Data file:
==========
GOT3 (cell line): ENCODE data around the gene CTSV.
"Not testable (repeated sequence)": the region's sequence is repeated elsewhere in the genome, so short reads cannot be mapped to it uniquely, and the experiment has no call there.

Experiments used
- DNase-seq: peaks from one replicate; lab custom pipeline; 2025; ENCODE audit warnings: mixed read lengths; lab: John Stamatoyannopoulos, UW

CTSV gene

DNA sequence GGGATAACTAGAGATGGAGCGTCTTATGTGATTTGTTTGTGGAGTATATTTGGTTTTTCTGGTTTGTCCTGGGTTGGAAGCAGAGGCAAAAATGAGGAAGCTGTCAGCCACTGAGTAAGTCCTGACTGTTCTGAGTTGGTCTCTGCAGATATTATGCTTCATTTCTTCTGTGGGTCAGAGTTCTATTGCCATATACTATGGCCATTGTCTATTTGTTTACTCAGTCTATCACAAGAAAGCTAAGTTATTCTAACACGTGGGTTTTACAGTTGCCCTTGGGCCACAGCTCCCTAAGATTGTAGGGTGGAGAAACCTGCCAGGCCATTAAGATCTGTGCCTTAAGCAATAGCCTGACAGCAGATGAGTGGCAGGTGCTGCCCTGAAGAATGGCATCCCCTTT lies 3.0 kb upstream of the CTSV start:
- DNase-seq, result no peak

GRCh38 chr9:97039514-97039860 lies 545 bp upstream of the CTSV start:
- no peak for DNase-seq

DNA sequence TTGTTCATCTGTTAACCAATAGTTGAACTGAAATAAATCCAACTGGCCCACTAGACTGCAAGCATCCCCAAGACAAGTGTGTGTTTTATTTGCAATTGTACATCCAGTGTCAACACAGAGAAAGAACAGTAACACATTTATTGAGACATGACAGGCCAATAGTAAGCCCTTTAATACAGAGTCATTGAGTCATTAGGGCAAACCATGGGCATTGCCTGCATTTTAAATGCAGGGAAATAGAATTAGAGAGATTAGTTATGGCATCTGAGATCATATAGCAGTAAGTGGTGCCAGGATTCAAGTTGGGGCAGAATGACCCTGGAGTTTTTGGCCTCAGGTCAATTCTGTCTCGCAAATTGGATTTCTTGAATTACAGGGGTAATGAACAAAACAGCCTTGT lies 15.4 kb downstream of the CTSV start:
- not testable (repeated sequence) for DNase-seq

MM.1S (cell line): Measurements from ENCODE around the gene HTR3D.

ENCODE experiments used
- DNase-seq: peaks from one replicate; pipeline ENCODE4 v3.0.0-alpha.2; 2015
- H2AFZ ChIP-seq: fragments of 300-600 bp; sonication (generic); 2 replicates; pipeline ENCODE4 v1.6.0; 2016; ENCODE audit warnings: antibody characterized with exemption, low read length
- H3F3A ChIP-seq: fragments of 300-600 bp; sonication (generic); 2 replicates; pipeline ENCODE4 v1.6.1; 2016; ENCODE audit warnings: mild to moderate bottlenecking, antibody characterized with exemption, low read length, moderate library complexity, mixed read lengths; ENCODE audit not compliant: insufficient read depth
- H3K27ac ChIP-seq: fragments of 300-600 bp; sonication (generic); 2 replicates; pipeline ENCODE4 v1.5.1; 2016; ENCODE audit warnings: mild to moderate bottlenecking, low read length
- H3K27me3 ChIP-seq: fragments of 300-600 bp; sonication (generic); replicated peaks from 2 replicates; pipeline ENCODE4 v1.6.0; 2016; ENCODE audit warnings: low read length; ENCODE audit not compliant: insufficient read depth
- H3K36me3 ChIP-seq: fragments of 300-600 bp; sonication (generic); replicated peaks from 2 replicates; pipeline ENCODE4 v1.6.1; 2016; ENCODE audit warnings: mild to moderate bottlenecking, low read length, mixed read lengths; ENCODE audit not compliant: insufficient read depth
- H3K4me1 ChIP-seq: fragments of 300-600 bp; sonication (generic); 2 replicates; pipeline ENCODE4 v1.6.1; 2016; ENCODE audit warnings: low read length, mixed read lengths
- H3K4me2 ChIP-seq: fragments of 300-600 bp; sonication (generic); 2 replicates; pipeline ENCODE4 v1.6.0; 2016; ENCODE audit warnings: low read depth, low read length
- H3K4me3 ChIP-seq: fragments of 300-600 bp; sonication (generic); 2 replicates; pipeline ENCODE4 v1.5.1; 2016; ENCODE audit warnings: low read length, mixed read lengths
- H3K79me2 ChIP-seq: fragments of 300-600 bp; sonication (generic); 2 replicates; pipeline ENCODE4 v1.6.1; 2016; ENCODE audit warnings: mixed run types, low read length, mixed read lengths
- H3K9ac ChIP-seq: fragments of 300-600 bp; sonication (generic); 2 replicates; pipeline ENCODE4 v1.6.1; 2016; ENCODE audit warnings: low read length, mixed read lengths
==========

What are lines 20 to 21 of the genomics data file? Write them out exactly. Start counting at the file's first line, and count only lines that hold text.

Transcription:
- H3K4me1 ChIP-seq: fragments of 300-600 bp; sonication (generic); 2 replicates; pipeline ENCODE4 v1.6.1; 2016; ENCODE audit warnings: low read length, mixed read lengths
- H3K4me2 ChIP-seq: fragments of 300-600 bp; sonication (generic); 2 replicates; pipeline ENCODE4 v1.6.0; 2016; ENCODE audit warnings: low read depth, low read length